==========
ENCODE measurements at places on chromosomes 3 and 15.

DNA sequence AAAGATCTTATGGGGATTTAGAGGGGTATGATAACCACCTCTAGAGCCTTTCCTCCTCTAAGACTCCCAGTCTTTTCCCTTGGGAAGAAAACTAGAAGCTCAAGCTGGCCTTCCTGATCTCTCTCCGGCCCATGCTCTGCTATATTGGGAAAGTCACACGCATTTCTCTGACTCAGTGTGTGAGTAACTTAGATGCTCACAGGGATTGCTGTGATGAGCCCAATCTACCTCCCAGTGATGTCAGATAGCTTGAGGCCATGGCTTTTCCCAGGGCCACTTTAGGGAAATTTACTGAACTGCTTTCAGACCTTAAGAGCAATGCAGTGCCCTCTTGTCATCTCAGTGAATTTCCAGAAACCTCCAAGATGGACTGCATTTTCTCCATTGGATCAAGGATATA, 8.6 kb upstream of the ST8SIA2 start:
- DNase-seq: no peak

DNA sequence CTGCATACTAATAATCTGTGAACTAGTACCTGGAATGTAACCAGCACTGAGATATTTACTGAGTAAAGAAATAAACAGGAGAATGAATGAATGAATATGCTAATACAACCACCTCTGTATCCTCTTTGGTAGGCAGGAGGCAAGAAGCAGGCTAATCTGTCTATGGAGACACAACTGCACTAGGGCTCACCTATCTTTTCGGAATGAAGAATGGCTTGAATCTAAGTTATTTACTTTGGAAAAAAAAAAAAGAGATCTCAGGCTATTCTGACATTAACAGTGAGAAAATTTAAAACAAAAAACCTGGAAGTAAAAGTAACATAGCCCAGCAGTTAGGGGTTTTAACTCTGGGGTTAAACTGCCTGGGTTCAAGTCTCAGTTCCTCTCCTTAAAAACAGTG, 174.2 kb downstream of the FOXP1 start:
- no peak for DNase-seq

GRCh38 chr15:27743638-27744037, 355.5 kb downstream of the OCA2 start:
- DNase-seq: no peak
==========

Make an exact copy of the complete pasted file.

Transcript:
ENCODE measurements at places on chromosomes 3 and 15.

DNA sequence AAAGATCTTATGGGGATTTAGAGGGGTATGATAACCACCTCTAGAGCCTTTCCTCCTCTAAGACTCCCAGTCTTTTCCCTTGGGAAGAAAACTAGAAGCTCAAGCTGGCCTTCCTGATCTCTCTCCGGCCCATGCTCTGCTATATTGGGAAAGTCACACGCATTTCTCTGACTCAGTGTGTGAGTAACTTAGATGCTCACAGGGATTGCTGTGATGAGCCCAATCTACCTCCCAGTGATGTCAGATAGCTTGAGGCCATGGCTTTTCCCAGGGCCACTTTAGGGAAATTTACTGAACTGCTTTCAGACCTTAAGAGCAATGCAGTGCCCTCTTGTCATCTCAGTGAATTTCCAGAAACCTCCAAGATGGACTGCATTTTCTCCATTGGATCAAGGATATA, 8.6 kb upstream of the ST8SIA2 start:
- DNase-seq: no peak

DNA sequence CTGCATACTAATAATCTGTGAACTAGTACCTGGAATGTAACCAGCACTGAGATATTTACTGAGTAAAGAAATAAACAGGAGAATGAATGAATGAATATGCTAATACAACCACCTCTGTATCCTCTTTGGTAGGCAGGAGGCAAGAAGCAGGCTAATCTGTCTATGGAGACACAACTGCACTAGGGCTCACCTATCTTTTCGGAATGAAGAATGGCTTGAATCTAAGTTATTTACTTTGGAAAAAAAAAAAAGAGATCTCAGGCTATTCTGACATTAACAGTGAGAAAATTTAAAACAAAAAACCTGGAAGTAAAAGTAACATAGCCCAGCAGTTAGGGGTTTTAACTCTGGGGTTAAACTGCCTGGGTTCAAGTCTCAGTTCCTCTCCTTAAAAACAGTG, 174.2 kb downstream of the FOXP1 start:
- no peak for DNase-seq

GRCh38 chr15:27743638-27744037, 355.5 kb downstream of the OCA2 start:
- DNase-seq: no peak